He’s a pretender.
Maricoa County sheriff Joe Arpaio, who made headlines last week by announcing that he was going to use chain gangs of DUI offenders to pick up trash outside Chase Field during All-Star week, apparently bowed to criticism and changed his mind Monday.
The sheriff had planned to have three chain gangs decked out in striped jail garb posted around Chase Field during Tuesday’s game. One was to be made up entirely of undocumented immigrants convicted of drunken driving.
We can assume MLB didn’t respond kindly to the idea of having its event used as a showcase for Arpaio’s policies and ambitions.
Mets assistant general manager John Ricco told Newsday today that he expects minor league outfielder Tim Tebow to return for a third season in professional baseball.
Tebow, 31, broke the hamate bone in his right hand while swinging a bat in late July, ending his season. It was a fairly successful season for him all things considered. After being promoted to Double-A Binghamton to start the year he hit .273/.336/.399 with six home runs, a stolen base and a .734 OPS in 298 plate appearances and made the Double-A All-Star team. That’s not the stuff of a top prospect — he strikes out far too much and the power numbers aren’t fantastic given that power would figure to be his strongest tool — but it’s pretty respectable for a guy his age and with his relative lack of baseball experience. As I said back in July, you can believe the Mets’ interest in Tebow is more marketing than baseball, but that does not preclude you from giving the guy a deserved tip of the cap for working hard and sticking it out in the bush leagues.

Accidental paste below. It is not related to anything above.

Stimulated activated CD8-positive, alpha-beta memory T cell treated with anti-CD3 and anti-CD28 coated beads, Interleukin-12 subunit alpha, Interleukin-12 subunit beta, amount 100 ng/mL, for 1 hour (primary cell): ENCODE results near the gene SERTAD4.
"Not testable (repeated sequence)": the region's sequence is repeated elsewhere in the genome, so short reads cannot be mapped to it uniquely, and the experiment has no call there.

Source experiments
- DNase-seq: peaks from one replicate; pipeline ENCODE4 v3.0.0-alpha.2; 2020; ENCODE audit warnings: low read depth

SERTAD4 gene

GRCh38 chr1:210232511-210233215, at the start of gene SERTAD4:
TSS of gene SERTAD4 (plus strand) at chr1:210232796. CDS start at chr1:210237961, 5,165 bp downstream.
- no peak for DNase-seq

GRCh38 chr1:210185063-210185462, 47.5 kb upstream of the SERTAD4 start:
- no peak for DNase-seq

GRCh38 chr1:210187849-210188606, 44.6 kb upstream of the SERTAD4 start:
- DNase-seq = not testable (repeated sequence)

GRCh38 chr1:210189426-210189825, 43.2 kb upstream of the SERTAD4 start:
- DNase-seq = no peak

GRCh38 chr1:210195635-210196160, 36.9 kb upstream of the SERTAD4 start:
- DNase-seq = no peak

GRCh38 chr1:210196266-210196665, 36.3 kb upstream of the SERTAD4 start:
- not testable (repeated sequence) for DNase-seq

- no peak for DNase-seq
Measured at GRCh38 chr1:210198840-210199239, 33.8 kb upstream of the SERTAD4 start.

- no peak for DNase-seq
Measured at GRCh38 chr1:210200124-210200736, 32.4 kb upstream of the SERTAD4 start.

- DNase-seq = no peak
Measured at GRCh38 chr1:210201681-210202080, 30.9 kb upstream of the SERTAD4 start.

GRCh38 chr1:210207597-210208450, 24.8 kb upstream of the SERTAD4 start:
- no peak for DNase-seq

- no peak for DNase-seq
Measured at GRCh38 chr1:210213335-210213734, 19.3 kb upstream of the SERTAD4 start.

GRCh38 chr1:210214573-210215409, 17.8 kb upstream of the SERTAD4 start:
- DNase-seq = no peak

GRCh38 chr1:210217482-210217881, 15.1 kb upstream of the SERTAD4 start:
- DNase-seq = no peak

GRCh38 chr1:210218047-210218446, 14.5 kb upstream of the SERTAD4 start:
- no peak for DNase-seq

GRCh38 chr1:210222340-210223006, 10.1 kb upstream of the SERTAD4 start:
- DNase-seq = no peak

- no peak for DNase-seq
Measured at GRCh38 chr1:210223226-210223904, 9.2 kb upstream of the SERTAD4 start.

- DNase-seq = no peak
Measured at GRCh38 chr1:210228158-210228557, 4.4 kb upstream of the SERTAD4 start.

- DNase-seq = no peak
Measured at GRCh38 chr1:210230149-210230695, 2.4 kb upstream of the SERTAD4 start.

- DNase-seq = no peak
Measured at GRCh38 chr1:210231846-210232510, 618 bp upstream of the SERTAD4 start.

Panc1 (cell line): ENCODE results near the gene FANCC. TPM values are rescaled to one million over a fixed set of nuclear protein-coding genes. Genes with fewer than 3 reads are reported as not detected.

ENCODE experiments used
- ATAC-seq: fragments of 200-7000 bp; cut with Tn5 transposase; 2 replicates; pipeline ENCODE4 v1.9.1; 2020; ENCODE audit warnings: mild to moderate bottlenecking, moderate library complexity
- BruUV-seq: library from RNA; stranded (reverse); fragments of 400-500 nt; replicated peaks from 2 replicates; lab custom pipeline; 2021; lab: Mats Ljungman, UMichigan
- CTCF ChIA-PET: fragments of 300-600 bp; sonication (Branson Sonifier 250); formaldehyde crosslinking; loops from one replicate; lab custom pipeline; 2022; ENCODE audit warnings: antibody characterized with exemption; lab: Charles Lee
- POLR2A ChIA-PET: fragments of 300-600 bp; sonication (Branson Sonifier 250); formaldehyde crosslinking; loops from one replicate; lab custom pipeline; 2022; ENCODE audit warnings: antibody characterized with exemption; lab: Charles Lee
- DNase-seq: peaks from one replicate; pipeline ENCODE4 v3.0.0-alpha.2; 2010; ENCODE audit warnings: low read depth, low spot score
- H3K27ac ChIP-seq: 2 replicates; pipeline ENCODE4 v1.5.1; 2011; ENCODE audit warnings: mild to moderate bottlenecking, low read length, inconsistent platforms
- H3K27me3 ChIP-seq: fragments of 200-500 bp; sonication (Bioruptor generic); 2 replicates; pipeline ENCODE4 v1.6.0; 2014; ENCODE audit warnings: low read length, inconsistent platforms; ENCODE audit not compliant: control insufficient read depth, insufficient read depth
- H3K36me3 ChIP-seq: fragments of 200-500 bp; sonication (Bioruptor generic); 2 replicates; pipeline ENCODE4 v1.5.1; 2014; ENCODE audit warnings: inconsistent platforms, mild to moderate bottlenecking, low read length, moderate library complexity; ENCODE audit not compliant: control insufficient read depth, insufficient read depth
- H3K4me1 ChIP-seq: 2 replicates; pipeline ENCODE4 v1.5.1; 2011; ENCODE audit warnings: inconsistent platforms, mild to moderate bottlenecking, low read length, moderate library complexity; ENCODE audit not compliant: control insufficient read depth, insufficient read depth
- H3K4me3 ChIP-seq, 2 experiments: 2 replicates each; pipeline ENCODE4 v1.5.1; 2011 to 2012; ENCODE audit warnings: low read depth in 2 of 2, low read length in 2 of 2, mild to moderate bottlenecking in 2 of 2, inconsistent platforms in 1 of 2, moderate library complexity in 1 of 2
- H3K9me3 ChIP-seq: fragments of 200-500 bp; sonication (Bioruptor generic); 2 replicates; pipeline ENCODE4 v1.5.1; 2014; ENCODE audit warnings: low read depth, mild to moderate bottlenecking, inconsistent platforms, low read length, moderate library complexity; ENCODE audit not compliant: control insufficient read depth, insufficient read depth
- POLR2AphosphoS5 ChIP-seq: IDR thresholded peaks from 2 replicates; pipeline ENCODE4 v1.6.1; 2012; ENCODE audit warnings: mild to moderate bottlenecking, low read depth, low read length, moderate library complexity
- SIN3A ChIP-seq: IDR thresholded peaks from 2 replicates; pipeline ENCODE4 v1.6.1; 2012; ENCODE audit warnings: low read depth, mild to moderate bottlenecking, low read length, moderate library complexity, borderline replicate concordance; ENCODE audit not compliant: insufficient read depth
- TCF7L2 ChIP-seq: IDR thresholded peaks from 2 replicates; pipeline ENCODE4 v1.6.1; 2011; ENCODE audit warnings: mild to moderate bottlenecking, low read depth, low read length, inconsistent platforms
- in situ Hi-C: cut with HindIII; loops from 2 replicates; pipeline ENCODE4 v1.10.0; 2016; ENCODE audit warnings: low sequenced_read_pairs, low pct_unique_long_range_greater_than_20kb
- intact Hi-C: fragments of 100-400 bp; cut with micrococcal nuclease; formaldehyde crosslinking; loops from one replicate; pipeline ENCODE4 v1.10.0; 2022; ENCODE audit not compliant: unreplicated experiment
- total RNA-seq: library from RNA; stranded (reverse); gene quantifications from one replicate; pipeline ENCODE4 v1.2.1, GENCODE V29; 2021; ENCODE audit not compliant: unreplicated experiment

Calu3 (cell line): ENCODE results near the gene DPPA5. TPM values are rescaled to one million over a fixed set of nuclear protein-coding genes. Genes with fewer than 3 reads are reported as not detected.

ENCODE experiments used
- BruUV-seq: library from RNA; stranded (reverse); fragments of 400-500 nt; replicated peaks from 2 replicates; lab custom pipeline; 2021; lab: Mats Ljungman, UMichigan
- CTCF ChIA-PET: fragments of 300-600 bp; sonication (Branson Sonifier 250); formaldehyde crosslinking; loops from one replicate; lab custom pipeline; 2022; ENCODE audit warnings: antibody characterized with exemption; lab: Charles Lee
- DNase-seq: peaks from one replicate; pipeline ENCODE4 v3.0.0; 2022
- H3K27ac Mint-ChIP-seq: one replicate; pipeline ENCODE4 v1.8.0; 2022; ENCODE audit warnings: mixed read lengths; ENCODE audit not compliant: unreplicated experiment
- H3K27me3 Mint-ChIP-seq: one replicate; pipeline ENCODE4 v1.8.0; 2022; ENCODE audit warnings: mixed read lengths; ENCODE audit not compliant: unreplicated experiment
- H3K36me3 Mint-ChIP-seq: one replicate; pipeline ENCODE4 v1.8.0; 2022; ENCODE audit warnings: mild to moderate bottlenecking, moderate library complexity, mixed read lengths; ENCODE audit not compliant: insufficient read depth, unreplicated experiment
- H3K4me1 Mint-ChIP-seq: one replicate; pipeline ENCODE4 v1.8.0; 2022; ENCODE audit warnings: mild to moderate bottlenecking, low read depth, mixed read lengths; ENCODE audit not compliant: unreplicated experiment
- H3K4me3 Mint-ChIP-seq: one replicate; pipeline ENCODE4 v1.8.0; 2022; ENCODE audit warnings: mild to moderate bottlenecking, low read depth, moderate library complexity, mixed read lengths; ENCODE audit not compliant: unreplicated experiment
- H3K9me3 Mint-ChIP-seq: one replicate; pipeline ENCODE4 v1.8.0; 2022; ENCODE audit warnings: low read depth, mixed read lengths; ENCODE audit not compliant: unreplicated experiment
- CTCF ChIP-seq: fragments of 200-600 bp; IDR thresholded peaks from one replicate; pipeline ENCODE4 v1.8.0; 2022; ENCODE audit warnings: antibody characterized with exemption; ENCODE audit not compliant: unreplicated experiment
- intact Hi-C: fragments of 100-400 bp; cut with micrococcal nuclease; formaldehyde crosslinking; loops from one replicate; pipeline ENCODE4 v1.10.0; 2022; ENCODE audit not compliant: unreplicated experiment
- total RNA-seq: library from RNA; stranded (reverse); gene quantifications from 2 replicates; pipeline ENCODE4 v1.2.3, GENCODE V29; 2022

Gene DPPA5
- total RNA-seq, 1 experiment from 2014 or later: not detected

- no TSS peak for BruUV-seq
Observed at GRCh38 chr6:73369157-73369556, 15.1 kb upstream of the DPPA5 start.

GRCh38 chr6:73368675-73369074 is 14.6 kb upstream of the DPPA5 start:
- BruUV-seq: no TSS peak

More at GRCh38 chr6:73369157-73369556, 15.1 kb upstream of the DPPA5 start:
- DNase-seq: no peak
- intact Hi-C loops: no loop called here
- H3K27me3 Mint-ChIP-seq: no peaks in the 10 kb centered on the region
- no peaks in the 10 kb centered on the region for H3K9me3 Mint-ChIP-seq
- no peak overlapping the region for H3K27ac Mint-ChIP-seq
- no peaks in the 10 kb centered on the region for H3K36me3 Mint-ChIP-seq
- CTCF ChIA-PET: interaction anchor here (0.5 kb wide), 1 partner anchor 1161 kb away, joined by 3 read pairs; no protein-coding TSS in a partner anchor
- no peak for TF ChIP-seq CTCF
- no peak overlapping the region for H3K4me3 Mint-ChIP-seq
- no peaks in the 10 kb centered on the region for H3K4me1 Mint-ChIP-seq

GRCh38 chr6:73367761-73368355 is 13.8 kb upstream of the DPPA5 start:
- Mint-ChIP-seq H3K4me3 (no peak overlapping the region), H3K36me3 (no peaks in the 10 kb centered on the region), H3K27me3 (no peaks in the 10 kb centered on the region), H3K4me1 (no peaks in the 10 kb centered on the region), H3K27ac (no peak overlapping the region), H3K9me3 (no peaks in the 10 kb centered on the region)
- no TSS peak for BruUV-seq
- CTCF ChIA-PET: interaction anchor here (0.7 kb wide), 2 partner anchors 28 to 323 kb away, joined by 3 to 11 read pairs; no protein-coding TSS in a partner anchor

Assuming he does come back, the Mets are likely to start him at Triple-A Syracuse in the hopes that he’d eventually get to the bigs as a late season callup if the Mets aren’t in contention. Indeed, many believed that was the plan for him this year had he not been injured.